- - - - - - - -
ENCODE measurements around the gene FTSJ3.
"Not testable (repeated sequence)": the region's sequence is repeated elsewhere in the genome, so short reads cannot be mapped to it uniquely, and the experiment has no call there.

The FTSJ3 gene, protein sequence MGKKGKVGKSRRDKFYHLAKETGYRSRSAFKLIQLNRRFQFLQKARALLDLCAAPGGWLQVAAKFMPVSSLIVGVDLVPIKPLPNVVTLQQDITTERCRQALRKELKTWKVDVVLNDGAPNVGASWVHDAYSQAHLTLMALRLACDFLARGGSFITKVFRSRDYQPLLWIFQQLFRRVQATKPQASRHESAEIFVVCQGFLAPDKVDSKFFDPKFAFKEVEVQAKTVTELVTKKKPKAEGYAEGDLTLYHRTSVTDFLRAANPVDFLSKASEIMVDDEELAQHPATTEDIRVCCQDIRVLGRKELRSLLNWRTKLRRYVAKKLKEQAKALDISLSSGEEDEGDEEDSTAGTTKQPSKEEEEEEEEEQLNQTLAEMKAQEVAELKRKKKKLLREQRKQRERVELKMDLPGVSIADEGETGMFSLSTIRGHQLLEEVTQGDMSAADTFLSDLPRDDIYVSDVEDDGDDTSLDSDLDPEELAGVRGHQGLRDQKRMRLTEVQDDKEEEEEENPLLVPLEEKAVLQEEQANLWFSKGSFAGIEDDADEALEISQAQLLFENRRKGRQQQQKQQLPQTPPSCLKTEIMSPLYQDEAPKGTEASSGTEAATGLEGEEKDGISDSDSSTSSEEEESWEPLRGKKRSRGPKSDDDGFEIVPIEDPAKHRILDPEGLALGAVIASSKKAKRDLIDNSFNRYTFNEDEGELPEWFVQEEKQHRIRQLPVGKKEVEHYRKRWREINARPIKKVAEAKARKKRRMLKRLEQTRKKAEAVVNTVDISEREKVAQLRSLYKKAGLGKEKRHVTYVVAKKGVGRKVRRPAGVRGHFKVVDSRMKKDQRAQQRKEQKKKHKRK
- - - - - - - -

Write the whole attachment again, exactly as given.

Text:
ENCODE measurements around the gene FTSJ3.
"Not testable (repeated sequence)": the region's sequence is repeated elsewhere in the genome, so short reads cannot be mapped to it uniquely, and the experiment has no call there.

The FTSJ3 gene, protein sequence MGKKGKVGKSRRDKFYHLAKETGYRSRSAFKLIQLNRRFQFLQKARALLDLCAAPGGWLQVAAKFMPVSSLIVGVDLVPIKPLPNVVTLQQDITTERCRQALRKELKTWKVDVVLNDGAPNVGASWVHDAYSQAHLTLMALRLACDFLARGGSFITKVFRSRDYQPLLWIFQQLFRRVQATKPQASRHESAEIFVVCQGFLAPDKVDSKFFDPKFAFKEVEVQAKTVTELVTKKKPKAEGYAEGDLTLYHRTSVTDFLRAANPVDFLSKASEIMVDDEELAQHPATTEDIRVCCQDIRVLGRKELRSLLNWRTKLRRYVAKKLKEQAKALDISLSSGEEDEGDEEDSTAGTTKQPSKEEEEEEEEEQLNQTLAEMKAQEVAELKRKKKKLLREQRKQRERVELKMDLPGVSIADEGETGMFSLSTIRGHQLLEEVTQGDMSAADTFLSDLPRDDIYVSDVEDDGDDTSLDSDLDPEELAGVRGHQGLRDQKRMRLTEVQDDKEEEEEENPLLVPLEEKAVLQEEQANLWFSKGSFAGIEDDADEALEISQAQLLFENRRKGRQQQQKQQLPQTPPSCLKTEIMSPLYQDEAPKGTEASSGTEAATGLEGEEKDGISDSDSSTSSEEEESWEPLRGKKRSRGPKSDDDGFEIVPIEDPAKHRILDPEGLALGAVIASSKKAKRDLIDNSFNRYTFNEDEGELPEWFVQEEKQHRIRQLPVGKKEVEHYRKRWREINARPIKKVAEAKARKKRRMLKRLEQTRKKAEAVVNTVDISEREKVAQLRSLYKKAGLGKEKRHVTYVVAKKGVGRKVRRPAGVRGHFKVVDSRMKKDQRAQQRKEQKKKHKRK